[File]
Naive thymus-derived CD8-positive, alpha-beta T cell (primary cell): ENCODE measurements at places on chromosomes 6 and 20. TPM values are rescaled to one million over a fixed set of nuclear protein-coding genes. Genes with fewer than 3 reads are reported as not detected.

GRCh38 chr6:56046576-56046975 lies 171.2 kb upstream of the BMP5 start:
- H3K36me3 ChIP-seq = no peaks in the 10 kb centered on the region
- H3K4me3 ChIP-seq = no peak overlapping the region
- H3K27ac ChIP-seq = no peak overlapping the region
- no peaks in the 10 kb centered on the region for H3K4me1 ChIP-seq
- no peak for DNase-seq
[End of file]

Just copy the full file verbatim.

Naive thymus-derived CD8-positive, alpha-beta T cell (primary cell): ENCODE measurements at places on chromosomes 6 and 20. TPM values are rescaled to one million over a fixed set of nuclear protein-coding genes. Genes with fewer than 3 reads are reported as not detected.

GRCh38 chr6:56046576-56046975 lies 171.2 kb upstream of the BMP5 start:
- H3K36me3 ChIP-seq = no peaks in the 10 kb centered on the region
- H3K4me3 ChIP-seq = no peak overlapping the region
- H3K27ac ChIP-seq = no peak overlapping the region
- no peaks in the 10 kb centered on the region for H3K4me1 ChIP-seq
- no peak for DNase-seq